One such is Ben Habib.
At the tender age of 23, Habib was the youngest finance director of a listed company and was one-time head boy of Rugby. He is founder and CEO of First Property Group plc
The Dame was interested to read his article in the Daily Telegraph.
The Dame likes to hear all sides of the argument....
In the lead up to the EU Referendum in 2016, the Conservative government, at the behest of Prime Minister David Cameron, circulated a twenty-three-page leaflet to every household in the UK.
The leaflet, , mostly set out the case for remaining in the EU, including the many ills that would befall us if we voted to leave. But there were two solemn declarations in that leaflet.
First and foremost, the government undertook to implement the result of the referendum and, second, it declared this to be a once-in-a-generation opportunity to vote on the UK’s membership of the EU. That leaflet was a contract with the British people; a contract born out of democracy.
The Conservative Party’s manifesto in the 2017 election re-affirmed the Party’s commitment to the referendum result and stated unequivocally that “no-deal” would be better than a “bad deal”.
So far, so good. The Government had set out its aims and the parameters in which it would operate. It also apparently recognised the importance of keeping no-deal on the table. To maintain this position the Government had to make no-deal a credible option. The only way to do that would have been to prepare for it.
By preparation, I am not only referring to ensuring that trucks be able to drive unimpeded through Dover and our other ports. I am referring to a positive business plan for the UK post a no-deal Brexit; a business plan which should have set out how we would forge forward as a country unshackled by the bureaucracy and regulations of the EU.
The government was obliged, for example, to have a clear vision of which taxes would be changed; how the regulatory environment for the City could be improved; how those industries most affected by Brexit could be supported; free from state funding laws imposed by Brussels the Government should have planned for the wholehearted support of businesses and industries in the North of England, Scotland, Wales and Northern Ireland; a determined plan should have been made to socially re-engineer the UK to close the wealth gap, to get more people into high-quality work, to make our immigration policy fairer and more suited to our social and economic needs, to improve infrastructure et cetera.
Indeed, the opportunity which a no-deal Brexit presented was nothing less than an opportunity to re-write the rule book for the socioeconomic structures of the UK.
Armed with this exciting plan we would not have needed a deal with the EU and, by making this abundantly clear to Brussels, we most probably would have got a good one. But unlike any decent business, the government did no planning. Its claim that “no-deal would be better than a bad deal” was hollow.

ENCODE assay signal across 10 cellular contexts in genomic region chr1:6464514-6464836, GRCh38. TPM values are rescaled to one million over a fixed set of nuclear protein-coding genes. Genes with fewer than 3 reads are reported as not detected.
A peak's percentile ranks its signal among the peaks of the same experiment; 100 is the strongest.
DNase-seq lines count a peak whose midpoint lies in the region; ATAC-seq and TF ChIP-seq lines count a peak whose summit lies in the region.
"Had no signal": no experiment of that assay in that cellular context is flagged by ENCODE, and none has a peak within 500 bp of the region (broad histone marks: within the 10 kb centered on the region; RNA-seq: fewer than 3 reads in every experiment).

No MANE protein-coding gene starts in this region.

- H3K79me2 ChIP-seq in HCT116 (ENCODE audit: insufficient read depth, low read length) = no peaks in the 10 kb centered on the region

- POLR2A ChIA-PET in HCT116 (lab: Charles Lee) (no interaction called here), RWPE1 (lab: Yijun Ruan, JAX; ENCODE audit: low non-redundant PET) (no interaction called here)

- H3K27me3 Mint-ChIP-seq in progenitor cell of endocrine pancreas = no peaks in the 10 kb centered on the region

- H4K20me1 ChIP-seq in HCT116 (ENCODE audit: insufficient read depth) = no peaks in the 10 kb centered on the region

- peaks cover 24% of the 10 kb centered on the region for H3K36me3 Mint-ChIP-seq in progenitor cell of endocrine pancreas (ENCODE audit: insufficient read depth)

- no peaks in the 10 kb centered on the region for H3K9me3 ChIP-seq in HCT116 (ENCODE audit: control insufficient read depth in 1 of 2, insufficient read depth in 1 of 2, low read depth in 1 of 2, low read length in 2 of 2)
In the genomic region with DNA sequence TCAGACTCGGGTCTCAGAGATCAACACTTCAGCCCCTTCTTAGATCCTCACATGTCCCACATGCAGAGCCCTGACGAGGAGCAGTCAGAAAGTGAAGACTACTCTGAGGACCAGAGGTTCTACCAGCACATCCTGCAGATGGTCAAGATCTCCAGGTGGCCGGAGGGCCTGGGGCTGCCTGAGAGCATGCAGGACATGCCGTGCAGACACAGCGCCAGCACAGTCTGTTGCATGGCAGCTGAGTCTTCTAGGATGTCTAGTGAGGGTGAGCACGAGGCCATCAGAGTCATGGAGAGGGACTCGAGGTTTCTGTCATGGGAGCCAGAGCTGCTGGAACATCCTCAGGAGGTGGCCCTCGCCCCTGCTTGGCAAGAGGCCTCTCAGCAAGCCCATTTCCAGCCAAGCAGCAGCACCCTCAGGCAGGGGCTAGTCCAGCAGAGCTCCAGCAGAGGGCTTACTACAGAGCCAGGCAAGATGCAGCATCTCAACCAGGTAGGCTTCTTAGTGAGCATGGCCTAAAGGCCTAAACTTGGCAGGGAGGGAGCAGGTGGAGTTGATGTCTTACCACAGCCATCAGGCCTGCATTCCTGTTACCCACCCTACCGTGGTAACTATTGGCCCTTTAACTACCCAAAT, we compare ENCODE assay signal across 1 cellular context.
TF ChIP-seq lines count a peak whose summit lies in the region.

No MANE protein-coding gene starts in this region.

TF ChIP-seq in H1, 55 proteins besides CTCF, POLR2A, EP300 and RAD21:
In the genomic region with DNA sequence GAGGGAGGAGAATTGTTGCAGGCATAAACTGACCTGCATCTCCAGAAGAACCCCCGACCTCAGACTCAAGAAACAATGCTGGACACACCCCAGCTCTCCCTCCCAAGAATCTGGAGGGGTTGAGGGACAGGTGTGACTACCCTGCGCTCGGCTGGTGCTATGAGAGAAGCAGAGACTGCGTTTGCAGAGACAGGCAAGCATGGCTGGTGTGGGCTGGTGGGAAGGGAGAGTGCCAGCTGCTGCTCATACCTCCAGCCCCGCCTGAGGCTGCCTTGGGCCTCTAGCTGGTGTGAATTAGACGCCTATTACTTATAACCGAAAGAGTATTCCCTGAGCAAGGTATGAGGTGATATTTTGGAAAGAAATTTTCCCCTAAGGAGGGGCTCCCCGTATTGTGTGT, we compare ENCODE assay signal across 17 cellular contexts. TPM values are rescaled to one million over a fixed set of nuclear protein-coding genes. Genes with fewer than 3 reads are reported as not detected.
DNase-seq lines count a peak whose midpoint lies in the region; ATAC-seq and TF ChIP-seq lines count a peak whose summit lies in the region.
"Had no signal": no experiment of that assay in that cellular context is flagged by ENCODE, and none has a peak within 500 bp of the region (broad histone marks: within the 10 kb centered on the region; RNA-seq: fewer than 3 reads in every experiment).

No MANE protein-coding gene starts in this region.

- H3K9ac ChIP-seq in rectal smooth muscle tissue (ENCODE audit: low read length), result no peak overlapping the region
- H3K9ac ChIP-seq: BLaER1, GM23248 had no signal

During 2018 I repeatedly put this to various Cabinet Ministers, with increasing exasperation as time slipped away. They either did not appreciate the importance of a proper, positive plan or, worse, they did not care. The government’s utter failure over the last three years has not been just its ineptitude in negotiation, but its total lack of proper planning.
I am a businessman and have negotiated deals all my working life. A good deal may be achieved by deft negotiating, but it is far easier to achieve when you are fully prepared for it to fail.
The Withdrawal Agreement, as drafted would, via the backstop, potentially commit the UK to being bound into the EU in perpetuity without being a member and without any mechanism to exit the treaty.
Even if we were able somehow to avoid the backstop and give effect to the Political Declaration we would find ourselves still largely within the EU.
We would, amongst other things, have to implement its laws to maintain ‘regulatory alignment’ and allow fishermen from the EU free access to our coastal waters (!). The Withdrawal Agreement and associated Political Declaration is a terrible deal.
That the Government should seek to bind the UK in this way is not only a fundamental breach of the contract to which I refer above but an act of gross incompetence. Had the executive on a board of directors presented such a plan, the non-executives would have fired them on the spot.
So, we now find ourselves out of time to leave the EU, with a lame duck government unable to command a majority in Parliament; a Labour Party which is playing party politics with Brexit and a Parliament which has only resolved one issue: to take “no-deal” off the table. In doing so, our political institutions have indicated to the EU that the UK would sign any deal: a declaration of unconditional economic and political surrender – a national humiliation.
The established political class has abandoned its fiduciary obligations to the British people. Politics in the UK is broken, and voters aren’t happy. , where the Conservatives and Labour were punished by the electorate because Theresa May, her government and the House of Commons have all botched Brexit.
I am standing for the Brexit Party in the forthcoming EU Parliamentary elections in order to shine a bright light on the people who got us here. Whether you are a Remainer or a Leaver, if you believe in the country being run competently by a competent executive, please help us change politics for good and vote for the Brexit Party.
Ben Habib is lead MEP Candidate on behalf of the Brexit Party for the London Region and CEO of First Property Group plc